John Francis is a British computer scientist and co-inventor of the QR algorithm for computing the eigenvalues and eigenvectors of matrices. This algorithm has been named as one of the 10 most important of the 20th century.
Francis was born in London in 1934. In 1954 he worked for the National Research Development Corporation (NRDC) and attended some lectures given by Christopher Strachey, one of the founders of denotational semantics, and a pioneer in programming language design. Between 1955 and 1956 John attended the University of Cambridge, but did not complete a degree. He then went back to the NRDC as an assistant to Strachey, where he became involved in flutter computations – leading to his work on QR.
In 1961 he left the NRDC to work at Ferranti Corporation, Ltd. and then at the University of Sussex. Subsequently, he had positions with various industrial organisations and consultancies. His interests encompassed artificial intelligence, computer languages, and systems engineering, although he never returned to the field of numerical computation.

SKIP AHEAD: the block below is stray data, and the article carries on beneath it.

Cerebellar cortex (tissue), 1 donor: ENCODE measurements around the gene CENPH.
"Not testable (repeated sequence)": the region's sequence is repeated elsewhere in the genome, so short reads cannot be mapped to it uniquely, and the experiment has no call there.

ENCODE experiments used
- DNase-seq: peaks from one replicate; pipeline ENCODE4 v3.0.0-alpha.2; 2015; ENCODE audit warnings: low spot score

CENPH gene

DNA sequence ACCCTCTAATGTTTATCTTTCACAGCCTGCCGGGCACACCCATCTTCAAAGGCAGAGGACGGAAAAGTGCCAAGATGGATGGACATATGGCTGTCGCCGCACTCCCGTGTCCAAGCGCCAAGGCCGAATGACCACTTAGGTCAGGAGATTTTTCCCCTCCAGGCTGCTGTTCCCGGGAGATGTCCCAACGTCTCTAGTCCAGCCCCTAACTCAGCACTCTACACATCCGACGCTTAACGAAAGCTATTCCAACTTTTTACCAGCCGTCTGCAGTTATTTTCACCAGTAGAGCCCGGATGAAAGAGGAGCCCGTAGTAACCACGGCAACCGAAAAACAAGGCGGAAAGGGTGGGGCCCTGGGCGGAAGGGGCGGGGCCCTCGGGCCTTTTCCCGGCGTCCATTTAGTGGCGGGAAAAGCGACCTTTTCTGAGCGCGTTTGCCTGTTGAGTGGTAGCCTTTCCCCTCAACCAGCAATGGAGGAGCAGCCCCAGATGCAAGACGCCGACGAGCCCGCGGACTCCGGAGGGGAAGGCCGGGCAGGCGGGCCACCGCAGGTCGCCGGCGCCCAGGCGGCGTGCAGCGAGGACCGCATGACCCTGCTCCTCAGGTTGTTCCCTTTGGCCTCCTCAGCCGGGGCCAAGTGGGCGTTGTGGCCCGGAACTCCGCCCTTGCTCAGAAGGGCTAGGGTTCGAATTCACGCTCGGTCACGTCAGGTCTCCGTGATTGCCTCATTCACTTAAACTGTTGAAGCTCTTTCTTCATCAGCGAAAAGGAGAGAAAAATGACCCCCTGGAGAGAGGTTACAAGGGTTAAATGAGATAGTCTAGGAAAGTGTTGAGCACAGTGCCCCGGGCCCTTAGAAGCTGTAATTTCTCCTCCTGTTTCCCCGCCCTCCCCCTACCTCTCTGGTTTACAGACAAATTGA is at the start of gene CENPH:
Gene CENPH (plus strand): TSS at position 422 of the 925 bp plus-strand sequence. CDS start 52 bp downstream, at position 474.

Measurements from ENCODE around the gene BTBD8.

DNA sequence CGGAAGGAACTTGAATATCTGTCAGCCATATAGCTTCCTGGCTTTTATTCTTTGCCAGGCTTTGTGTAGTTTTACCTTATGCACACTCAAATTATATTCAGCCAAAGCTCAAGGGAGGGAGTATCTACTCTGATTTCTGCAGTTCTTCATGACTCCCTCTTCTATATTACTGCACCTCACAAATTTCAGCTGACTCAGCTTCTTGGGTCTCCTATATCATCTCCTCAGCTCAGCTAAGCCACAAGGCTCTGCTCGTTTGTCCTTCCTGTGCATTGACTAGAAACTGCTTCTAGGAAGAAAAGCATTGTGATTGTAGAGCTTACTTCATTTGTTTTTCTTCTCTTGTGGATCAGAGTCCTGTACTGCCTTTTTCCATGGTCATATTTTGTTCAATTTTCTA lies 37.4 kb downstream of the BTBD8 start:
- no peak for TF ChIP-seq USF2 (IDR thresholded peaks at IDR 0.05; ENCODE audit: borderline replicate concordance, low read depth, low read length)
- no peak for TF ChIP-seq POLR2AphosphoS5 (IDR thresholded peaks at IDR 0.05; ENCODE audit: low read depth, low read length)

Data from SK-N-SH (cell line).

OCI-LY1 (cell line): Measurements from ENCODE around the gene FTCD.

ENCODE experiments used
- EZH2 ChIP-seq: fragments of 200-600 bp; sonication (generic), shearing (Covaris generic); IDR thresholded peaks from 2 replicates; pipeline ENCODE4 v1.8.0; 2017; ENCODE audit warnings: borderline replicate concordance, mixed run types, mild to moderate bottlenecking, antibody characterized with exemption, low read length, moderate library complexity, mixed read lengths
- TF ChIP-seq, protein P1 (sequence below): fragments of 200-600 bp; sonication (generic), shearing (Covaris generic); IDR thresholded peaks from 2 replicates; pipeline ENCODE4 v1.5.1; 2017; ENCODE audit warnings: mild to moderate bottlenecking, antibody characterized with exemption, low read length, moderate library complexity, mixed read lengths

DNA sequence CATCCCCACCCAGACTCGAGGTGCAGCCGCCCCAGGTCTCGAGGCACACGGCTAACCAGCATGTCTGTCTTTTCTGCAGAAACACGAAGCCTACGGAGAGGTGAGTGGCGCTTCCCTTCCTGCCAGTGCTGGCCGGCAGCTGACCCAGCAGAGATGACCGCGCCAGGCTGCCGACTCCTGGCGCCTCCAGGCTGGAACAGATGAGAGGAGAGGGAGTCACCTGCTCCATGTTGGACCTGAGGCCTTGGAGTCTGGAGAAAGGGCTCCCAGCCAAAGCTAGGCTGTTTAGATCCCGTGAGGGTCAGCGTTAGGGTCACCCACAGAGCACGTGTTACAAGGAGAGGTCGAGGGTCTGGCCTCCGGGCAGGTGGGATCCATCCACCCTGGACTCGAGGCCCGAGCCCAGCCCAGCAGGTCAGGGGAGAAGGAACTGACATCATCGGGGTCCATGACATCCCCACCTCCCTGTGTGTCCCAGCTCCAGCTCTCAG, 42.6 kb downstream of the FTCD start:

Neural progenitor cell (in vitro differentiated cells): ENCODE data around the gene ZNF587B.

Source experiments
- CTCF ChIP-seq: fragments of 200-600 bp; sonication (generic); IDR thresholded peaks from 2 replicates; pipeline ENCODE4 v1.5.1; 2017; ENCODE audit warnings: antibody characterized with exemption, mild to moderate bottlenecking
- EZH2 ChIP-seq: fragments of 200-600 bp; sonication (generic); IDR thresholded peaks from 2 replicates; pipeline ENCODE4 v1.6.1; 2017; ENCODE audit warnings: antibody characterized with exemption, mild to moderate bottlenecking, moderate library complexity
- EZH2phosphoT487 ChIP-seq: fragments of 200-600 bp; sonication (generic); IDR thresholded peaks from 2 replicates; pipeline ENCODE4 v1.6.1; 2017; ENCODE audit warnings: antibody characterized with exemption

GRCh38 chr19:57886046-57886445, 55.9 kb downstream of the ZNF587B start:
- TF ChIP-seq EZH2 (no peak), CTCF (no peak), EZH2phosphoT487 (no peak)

By 1962, Francis had left the field of numerical analysis, and subsequently had no idea of the impact of his work on the QR algorithm, until contacted by Professors Gene Golub and Frank Uhlig in 2007, by which time he was retired. Still in good health, he was the opening speaker at a mini-symposium that marked 50 years of the QR algorithm, held at the 23rd Biennial Conference on Numerical Analysis in Glasgow in June 2009.
The QR algorithm allows the computation of eigenvalues of linear operators, which is arguably the single most useful mathematical ‘technology’ – for example, eigenvalue and eigenvector computations are behind Google’s original engine, the PageRank algorithm, which enabled a breakthrough in web-search.